Why Headstrong Head Growers Won’t Help Your Business Get Ahead


A headstrong grower is a cultivator that believes their way is the only way to grow.

They won’t consider other cultivation methods, and they’re particular about the equipment, technology, and inputs they use.

In my experience, this stubbornness is rooted in insecurity. Growers that claim their way is the only way are really saying, “This is the only way that I have been successful.”

This is most common among cultivators that haven’t worked in traditional horticultural environments or grown commercial crops apart from cannabis.

On the surface, it might seem beneficial to hire a lead cultivator that’s so loyal to their convictions and beliefs about growing. Someone so passionate and headstrong about cultivating “their way” couldn’t possibly be detrimental to your operation, right?


Hiring these kinds of growers is risky business. Here’s why:

1. Headstrong growers design facilities for themselves.

A headstrong grower will design a facility precisely to their liking or insist on retrofitting an existing facility to accommodate their preferences. Six months later, should the grower disagree with management (imagine that!), and they quit, now you’re stuck with a custom-built facility for a grower that’s long gone.

2. Headstrong growers don’t share.

Usually, these growers keep the entire production program in their heads. Should the grower leave, the cultivation program goes with them, and the company is left scrambling to pick up the pieces.

3. Headstrong growers are difficult to work with.

Headstrong cultivators act untouchable because they believe the facility can’t function without them. This is evident in how the grower treats the rest of the cultivation team and management. This can leave ownership feeling out of control of their own business.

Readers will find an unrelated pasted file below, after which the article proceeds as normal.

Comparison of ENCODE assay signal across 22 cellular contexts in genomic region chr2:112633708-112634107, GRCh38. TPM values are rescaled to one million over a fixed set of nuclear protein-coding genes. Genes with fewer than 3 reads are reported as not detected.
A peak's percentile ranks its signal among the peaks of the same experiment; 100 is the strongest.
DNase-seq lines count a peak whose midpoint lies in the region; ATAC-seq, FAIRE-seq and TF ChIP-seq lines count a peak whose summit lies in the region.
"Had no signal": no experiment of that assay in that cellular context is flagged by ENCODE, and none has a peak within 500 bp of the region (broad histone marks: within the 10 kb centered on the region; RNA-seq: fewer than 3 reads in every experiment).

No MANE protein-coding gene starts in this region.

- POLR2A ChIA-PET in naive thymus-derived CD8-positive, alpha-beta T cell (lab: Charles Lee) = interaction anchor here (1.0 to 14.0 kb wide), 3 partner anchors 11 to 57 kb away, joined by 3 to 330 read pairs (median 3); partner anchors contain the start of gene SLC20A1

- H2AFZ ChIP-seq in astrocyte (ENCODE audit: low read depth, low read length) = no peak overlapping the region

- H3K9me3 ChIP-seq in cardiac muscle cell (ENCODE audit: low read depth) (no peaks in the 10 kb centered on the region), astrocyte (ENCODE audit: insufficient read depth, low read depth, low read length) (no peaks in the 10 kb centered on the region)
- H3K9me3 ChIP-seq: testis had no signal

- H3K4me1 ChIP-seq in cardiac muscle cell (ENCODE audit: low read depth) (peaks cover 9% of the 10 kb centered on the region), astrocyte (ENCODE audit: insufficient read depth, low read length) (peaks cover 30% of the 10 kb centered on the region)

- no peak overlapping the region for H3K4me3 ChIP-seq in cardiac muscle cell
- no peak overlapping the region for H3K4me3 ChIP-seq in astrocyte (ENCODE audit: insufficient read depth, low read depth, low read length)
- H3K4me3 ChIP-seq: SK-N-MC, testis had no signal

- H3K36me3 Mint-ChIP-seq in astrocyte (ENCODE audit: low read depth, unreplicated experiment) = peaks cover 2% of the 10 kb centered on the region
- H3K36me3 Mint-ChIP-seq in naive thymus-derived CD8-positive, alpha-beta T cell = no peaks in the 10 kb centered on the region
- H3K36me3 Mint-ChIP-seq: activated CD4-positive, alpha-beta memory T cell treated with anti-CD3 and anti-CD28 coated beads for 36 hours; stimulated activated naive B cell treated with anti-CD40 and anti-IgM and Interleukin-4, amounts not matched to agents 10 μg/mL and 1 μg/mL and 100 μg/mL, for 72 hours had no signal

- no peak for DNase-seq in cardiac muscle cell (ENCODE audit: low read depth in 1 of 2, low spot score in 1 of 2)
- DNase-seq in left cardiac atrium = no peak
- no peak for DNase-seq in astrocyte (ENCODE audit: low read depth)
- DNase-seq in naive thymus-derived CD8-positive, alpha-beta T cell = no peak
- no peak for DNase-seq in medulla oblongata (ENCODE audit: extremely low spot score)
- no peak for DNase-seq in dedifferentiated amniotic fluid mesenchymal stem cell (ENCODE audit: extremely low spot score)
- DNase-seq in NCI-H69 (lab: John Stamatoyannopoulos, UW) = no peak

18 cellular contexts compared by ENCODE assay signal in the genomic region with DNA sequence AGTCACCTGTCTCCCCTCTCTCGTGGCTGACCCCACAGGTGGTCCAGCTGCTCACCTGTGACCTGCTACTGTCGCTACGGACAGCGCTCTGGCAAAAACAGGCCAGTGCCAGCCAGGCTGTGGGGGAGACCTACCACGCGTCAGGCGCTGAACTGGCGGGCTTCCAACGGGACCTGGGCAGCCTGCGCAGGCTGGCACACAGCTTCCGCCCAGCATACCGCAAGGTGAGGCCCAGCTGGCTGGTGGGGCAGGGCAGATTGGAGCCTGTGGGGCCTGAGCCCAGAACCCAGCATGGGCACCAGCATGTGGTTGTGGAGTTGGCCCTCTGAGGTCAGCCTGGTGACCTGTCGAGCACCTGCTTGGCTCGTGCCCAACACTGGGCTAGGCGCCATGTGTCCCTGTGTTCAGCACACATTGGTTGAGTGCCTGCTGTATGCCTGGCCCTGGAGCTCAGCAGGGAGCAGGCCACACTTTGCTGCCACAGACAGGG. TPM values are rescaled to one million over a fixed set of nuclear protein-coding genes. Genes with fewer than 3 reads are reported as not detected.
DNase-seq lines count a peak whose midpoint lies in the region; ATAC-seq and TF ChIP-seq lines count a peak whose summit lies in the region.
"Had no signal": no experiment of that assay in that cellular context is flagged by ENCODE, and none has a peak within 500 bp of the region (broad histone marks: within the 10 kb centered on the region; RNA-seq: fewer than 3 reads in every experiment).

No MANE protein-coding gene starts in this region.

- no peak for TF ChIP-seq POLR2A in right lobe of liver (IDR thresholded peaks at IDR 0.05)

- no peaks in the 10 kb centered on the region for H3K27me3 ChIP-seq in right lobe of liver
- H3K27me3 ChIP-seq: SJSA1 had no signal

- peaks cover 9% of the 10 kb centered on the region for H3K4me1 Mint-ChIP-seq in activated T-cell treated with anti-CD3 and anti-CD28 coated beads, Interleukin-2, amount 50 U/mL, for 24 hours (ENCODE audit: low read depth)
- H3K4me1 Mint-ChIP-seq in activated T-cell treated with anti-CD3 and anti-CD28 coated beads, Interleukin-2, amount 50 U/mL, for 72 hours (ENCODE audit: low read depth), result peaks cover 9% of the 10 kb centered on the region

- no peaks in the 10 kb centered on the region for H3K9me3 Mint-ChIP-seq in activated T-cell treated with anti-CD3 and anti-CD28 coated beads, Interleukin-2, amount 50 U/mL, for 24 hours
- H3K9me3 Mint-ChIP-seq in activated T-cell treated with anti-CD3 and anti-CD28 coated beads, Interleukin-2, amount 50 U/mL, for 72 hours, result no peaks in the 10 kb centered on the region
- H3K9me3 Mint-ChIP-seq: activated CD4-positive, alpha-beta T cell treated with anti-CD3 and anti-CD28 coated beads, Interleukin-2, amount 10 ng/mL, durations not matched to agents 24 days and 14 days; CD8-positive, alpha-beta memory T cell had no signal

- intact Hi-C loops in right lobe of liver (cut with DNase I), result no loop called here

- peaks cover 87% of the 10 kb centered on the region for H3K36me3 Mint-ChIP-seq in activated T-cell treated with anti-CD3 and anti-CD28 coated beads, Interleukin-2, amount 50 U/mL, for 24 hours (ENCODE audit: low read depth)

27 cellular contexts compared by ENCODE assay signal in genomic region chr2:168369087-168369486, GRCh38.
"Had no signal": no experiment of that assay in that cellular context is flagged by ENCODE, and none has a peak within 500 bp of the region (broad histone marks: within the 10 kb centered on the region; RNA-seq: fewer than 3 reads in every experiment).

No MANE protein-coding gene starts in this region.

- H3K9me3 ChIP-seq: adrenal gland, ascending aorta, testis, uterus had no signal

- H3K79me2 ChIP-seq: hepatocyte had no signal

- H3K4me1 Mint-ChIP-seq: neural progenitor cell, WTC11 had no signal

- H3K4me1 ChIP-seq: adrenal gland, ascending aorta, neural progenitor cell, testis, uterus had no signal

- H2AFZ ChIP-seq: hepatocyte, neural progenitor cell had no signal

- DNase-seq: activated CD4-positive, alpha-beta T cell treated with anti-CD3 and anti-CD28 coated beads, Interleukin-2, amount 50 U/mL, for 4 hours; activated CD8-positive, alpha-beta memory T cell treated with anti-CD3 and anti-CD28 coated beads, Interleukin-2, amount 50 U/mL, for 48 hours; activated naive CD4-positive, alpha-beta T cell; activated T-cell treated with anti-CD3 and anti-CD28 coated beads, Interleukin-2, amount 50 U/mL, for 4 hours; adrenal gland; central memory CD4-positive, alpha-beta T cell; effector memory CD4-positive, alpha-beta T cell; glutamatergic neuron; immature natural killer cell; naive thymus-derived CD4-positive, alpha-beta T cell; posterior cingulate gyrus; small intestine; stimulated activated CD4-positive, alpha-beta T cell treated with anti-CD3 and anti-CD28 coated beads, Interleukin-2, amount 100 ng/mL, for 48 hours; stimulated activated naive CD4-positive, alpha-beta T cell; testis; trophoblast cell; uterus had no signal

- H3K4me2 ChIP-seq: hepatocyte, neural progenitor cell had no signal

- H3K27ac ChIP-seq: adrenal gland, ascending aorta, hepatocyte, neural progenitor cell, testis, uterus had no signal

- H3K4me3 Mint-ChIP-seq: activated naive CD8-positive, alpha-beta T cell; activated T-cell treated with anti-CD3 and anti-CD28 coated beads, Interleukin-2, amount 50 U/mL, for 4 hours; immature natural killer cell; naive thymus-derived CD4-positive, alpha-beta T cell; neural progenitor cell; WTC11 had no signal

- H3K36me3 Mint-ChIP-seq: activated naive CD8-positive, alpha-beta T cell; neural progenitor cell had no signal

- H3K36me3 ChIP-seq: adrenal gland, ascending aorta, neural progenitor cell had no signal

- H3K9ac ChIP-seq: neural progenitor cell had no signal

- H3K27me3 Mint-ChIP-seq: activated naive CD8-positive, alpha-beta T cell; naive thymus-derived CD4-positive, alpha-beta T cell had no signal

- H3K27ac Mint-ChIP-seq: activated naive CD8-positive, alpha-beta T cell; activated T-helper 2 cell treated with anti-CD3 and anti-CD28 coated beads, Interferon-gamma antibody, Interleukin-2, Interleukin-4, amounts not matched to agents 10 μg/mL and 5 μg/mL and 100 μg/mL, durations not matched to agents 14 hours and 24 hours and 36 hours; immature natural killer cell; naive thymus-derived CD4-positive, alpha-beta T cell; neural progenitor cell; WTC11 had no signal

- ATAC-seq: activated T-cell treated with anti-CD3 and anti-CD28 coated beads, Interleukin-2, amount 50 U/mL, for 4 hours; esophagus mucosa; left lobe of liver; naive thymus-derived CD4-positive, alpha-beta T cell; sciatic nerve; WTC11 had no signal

So how do cultivation businesses avoid this problem? Easy. Don’t hire a headstrong grower.

There is a difference between hiring someone that is committed to the success of your cultivation program and hiring someone that simply won’t listen. Why would you want an employee like this on your team, let alone filling the most influential position in your cultivation business?

Fortunately, we can nip this problem in the bud during the hiring process. As you meet interested growers, ask questions that will help shed light on their growing philosophies.

Don’t worry—you don’t need to be a cultivation expert to determine whether someone is an appropriate fit for your business. You only need to be a good listener. If a grower is unwilling to consider alternatives to their narrow vision of success, this will become evident if you ask the right questions.

Consider how these two candidates respond to the same interview question:

Interviewer: “How would you grow if we hired you?”

Candidate #1: “Using rockwool with LED lights and my special 14-part fertilizer.”

Interviewer: “The facility is already built. We’re planning to grow with ProMix, HPS lamps, and a simple 2-part fertilizer.”

Candidate #1: “Whoever designed your facility gave you bad advice. You need to switch out those lights for the latest LEDs and implement my proprietary 14-part fertilizer program. That will mean changing up your irrigation equipment, too. Trust me, it’s the best way to do it.”

Now, consider the alternative:

Interviewer: “How would you grow if we hired you?”

Candidate #2: “Who is your customer? What is your end product? How is your facility set up now?”

Interviewer: “We want to grow craft-quality flower and sell wholesale to adult-use dispensaries. We’re planning to grow with ProMix, HPS lamps, and a simple 2-part fertilizer.”

Candidate #2: “I’ve only grown with LEDs, but HPS lamps have been used on cannabis for decades, so I’m sure I can make it work. I’ve had great success adding silica to my plants, but it’s usually not present in 2-part fertilizers. Once we get rolling, I’d love to set up a small trial to see if adding silica might benefit the crop. When can I start?”

The headstrong grower will swear by their technique regardless of where the cannabis is destined. Their method may not be appropriate, or it may be overkill, considering the end product.

On the contrary, open-minded growers know that the end product will dictate the most appropriate growing method. Even if the facility is built in a way that the candidate might not prefer, they are confident enough in their own skill that they know they can make it work.

These traits are the sign of a true grower. Confident, experienced, and open to new challenges.

These growers do exist; they’re just not always as obvious as the boisterous, in-your-face, chest-thumping headstrong grower.

You wouldn’t hire this kind of person in any other industry. Why suspend reason now that you’re in the cannabis business?

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